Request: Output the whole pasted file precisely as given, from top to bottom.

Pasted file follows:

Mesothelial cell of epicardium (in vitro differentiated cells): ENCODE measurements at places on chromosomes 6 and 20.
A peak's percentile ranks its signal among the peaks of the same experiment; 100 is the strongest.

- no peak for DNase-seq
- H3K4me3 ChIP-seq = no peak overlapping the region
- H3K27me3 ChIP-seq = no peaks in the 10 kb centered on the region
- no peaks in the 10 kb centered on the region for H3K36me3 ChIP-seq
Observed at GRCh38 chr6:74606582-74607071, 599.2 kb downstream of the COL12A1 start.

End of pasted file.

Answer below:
Mesothelial cell of epicardium (in vitro differentiated cells): ENCODE measurements at places on chromosomes 6 and 20.
A peak's percentile ranks its signal among the peaks of the same experiment; 100 is the strongest.

- no peak for DNase-seq
- H3K4me3 ChIP-seq = no peak overlapping the region
- H3K27me3 ChIP-seq = no peaks in the 10 kb centered on the region
- no peaks in the 10 kb centered on the region for H3K36me3 ChIP-seq
Observed at GRCh38 chr6:74606582-74607071, 599.2 kb downstream of the COL12A1 start.